JudoJudo originated in Japan and is about throwing or taking down your opponent to gain points. In Japanese, Judo means the gentle way. This martial art has been here since 1882 and even enjoys the status of an Olympic sport. That’s enough for a sport to be one of the best martial arts in the world. Judo is not only a physical sport but also stimulates the mind.

    In Judo, your prime focus will be to pin the opponent down to the ground, usually, by throwing him. You can use your hands and feet for defense and also strike and thrust. But you can only use your hands or feet in a pre-arranged form and not haphazardly. Judo was known as Jiu-Jitsu before it was introduced in the Olympics. A judoka is someone who practices Judo and the judo uniform is called judogi. Judo is one of the most practiced Japanese martial arts that anyone can train for.

    • Country of Origin: Japan
    • Alternate Name: BJJ, Gracie Jiu-Jitsu, Gi/Nogi Jiu-Jitsu
    • Focus: Submission and Grappling
    • Nature: Full Contact
    • Invented by: Kanō Jigorō
    • Popular Proponent: Steven Seagal

    5. Kickboxing

    KickboxingKickboxing is a form of exercise, sport, or self-defense. There are other varieties, but most of us are familiar with American Kickboxing, which uses knees, headbutts, punches, kicks, and other techniques to take down the opponent. Kickboxing is a relatively new martial art, having been founded in Japan in 1959 by Osamu Noguchi and Tatsuo Yamada. When Karateka Yamada wanted to establish a whole karate game without the participants hitting each other, the two pioneers came up with kickboxing.

    Yamada asked Noguchi, the manager of Thai fighter Nak Muay, to institutionalize kickboxing as both of them shared a passion for Muay Thai. But kickboxing wasn’t that popular back then until the 1970s when it was introduced to America. Kickboxing is now considered to be a hybrid of combat sport and martial arts. Combat because kickboxing has plenty of overlap with other sports and a martial art because it was influenced by karate and Muay Thai. As of now, kickboxing is one of the top martial arts in the world.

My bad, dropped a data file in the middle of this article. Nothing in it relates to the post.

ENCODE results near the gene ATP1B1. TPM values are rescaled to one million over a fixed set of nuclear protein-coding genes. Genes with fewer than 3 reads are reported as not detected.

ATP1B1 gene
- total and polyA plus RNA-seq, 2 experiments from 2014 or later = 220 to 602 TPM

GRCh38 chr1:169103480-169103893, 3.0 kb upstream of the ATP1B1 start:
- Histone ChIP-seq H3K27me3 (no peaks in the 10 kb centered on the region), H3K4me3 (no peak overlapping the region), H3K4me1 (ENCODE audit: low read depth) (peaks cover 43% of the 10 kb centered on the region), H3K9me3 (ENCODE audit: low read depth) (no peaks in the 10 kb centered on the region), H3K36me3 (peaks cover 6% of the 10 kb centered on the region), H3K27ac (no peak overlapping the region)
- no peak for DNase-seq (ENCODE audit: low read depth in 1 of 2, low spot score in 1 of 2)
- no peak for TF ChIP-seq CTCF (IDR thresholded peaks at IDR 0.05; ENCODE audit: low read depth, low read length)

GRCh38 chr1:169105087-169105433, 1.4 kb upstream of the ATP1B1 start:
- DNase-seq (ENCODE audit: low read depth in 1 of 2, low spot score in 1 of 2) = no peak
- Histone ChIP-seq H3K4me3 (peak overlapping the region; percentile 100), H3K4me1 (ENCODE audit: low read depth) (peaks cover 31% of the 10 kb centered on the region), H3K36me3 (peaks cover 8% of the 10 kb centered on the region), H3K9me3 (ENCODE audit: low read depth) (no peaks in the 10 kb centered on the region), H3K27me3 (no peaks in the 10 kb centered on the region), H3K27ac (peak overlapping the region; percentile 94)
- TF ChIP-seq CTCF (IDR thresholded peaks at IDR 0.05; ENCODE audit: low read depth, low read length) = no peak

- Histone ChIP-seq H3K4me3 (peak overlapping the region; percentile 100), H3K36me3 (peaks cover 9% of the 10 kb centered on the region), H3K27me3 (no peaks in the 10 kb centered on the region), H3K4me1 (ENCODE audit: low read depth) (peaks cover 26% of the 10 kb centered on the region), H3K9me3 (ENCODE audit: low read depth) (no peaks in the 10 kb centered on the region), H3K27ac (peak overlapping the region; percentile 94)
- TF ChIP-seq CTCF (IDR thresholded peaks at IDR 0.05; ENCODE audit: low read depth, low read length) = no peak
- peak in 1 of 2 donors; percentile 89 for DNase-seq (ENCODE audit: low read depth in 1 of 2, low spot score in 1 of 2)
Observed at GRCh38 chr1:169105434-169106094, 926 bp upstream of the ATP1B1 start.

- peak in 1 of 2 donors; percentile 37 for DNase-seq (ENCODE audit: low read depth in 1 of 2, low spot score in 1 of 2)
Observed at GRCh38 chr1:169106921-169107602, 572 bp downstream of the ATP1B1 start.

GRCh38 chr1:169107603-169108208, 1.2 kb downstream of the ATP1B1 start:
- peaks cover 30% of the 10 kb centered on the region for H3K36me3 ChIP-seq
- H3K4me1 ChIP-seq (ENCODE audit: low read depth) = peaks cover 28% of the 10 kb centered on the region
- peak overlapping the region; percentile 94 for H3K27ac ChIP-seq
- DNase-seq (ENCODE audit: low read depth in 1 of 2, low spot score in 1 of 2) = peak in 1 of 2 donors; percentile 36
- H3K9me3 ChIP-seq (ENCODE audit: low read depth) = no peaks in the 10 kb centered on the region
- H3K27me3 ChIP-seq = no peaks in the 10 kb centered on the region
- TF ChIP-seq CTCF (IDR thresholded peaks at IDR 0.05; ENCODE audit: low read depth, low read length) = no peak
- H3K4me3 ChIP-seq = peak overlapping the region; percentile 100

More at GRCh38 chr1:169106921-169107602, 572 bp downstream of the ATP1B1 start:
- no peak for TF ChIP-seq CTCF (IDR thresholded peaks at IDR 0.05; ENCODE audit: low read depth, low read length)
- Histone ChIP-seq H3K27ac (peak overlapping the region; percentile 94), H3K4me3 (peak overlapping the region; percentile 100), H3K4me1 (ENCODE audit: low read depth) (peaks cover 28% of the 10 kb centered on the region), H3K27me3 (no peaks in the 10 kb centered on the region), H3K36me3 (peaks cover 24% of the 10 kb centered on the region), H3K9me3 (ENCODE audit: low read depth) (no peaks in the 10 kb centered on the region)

• Country of Origin: Japan
    • Alternate Name: Boxe Pieds-Points
    • Focus: Striking and Kicking
    • Nature: Full Contact
    • Invented by: Osamu Noguchi and Tatsuo Yamada
    • Popular Proponent: Jason Statham

    6. Aikido

    AikidoAikido is another Japanese martial art that serves as a self-defense mechanism. The martial arts is Morihei Ueshiba’s brainchild, who wanted to create martial arts to help people defend themselves without inflicting any injuries to their opponents. The English translation of Aikido is “the way of harmonious spirit” that anyone can learn and practice. The main component of Aikido is not striking the opponent. Instead, the defender discovers the vulnerabilities of the attacker and acts accordingly. At the same time, the defender makes sure he/she is not disclosing his vulnerabilities himself.

    When the attacker attacks, the best thing a defender could do is to go with the attacker’s movement and use that to take advantage of him instead of fighting with him. The most famous practitioner of Aikido is Steven Seagal, a trained professional who has won a 7th-degree black belt. If you want to learn Aikido, you might as well want to watch his videos. After all, he’s one of the top martial artists in the world.

    • Country of Origin: Japan
    • Alternate Name: Shodokan Aikido, Yoshinkan, Aikikai and Ki Aikido
    • Focus: Grappling and softness
    • Nature: Full Contact
    • Invented by: Morihei Ueshiba
    • Popular Proponent: Sean Connery

    7. Taekwondo

    TaekwondoThis martial art was born in Korea in the 1940s and comprises different fighting skills that were popular at that time. Taekwondo is derived from the words Tae, which means kick, Kwon, which means to strike with your hands, and Do, which means to hit. Therefore, Taekwondo is a striking skill where you use your foot techniques and speed. With over 100 million practitioners, Taekwondo is one of the top martial arts in the world.

    The main focus of Taekwondo is kicking, which gives practitioners an advantage over other martial arts. You can use your legs to kick instead of punching like in other martial arts. Thus, it’s easier to knock your opponent out in just a few seconds. Taekwondo’s kick alone is the most important reason why we can’t leave Taekwondo out of our world’s best martial arts list.